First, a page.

1. Don’t assume all boys on sailing ships of past centuries were there because they were “thrown” there. Many volunteered. A good example is Thomas Pellow, who went to sea at age 11 because his parents finally gave in to his incessant demands that he should be allowed to do so. His parents had never thought it a good idea at all.

      1. I don’t make assumptions. Of course many craved to go to sea and many turned it into something quite good…such as David Farragut who went to sea as a child (a midshipman at the age of 9) and became an Admiral. But let’s not forget the possibility of floggings, scurvy, drownings, rapes, and being trapped working under the absolute rule of an autocrat who was sometimes not only sadistic, but insane. Because someone can volunteer for something doesn’t mean that it is good or the experience turns out being what they had hoped it would be. You could ask some Vietnam vets about that, or, if you like, some current-day Iraq or Afghanistan war veterans, none of whom were actually CHILDREN when they made the choice to enlist. I can for sure see why a parent wouldn’t want their child to do this.

        I see this boy in this painting with his jaunty wool hat and his very handsome and adult wool coat and two lines of brass buttons, but then I look behind him at the churning sea and that iceberg and I think to myself, “Oh boy, there are things going on here that I don’t really like very much.” His face seems to say that he knows some things that maybe he might have felt better off not knowing, at least not yet.

      2. But you also need to accept the fact that the youngest of any crew had to earn their keep also. Females on board any ship (during the time period of that painting and before) was next to unheard of if not downright impossible — they were only available during a port stop. I’m quite sure that the youngest ones (as young as 10 or 9 is not unheard of) were picked specifically for the enjoyment of the crew and the boys knew of their purpose. If they could sing decently or otherwise provide some social entertainment, all the better. And most boys and young teens were fairly well taken care of (as best their limited education could bestow) so that all that who needed ‘their services’ were also taken care of — and I’m pretty sure all of you understand what that would be.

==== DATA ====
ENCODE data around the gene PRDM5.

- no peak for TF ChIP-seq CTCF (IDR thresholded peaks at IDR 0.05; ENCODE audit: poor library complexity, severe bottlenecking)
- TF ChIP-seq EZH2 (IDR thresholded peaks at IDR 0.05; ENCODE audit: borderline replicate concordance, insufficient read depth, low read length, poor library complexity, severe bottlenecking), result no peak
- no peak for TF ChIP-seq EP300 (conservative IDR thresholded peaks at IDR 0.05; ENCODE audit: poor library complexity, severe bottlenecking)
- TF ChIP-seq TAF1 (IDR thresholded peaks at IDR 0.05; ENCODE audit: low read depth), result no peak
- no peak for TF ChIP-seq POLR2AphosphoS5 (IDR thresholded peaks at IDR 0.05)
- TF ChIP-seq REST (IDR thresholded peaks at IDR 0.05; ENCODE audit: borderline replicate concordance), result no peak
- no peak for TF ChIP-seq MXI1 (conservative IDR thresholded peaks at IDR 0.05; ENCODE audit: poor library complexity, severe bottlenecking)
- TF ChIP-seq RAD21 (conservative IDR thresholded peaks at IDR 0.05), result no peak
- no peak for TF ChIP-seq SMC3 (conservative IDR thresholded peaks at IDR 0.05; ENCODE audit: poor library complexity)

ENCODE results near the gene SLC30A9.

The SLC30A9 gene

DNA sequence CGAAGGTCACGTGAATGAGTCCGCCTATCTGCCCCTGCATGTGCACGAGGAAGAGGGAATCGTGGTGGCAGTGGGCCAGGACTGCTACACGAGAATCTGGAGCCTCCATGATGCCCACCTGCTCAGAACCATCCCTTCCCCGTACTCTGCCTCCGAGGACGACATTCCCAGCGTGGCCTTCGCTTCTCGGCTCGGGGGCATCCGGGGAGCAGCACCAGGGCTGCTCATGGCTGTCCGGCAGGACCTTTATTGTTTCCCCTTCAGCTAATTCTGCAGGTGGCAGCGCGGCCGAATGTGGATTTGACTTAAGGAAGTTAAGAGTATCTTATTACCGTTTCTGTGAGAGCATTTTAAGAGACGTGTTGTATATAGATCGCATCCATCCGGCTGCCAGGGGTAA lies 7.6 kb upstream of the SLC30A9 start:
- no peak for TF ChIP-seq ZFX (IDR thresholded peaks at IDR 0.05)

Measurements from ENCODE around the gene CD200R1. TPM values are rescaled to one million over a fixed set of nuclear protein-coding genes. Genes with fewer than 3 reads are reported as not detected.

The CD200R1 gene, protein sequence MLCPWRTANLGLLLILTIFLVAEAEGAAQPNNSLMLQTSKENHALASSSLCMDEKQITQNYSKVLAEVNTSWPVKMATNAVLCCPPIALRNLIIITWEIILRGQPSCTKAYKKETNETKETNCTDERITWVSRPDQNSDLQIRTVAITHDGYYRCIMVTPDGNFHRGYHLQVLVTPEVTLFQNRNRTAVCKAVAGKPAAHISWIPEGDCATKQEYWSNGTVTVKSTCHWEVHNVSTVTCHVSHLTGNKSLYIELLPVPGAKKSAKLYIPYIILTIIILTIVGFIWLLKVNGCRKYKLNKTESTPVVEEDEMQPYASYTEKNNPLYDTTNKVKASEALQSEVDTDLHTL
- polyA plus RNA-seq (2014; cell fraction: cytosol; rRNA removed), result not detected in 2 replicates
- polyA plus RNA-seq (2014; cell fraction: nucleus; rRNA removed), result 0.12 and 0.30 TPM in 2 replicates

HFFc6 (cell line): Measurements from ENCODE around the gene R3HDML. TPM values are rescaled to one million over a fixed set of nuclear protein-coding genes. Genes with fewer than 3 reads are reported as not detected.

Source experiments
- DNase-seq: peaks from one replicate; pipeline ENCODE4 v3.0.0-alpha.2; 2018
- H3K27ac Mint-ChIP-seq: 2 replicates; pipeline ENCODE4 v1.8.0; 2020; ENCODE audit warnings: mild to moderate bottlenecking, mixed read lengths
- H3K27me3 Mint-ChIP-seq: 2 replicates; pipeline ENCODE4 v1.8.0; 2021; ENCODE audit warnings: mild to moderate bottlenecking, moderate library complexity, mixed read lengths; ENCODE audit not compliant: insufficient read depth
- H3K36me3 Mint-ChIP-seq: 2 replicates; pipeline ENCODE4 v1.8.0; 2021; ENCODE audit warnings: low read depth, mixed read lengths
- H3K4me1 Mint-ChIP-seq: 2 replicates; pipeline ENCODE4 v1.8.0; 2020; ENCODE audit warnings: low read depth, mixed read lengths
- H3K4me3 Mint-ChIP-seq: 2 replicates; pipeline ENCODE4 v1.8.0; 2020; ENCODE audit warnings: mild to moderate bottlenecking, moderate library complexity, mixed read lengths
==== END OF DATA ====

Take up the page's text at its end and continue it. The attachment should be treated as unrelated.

12. 1. The music sounds to me more like some whales trying to sneak into a concert music hall.

    The top painting reminds me more of the album cover of Procol Harum: A Salty Dog. Not “literally,” it just invokes that feeling — as well as the feeling of their best song: A Whiter Shade Of Pale.

  13. There is no great evidence that cabin boys of antiquity were misused as some comments here allude. Quite the contrarary. Sailors of the time (except that the little sailor-boy in the evocative painting wears a modern knitted wooly cap) were God-fearing, superstitious, suspicious and all too aware of the hand of God or the devil on their shoulder for any grievous wrongdoing. Cabin boys, as I understand, were often feral children taken under the wing of those that provided for them as foster parents. Cabin boys have to have provided a symbolic token of innocence on board an ocean going vessel. A vessel always in potential peril in war or peace. His token of blithe run-a-round abandon ministering to the lofty captain of the ship no doubt saw his status pretty much above the ordinary sailor. He would have been ‘untouchable’ in so many ways. You do NOT defile the totem of a vessel which, like a mascot, is there to bring good fortune to a voyage all are engaged in seeing through as a tight knit cohesive masterful group.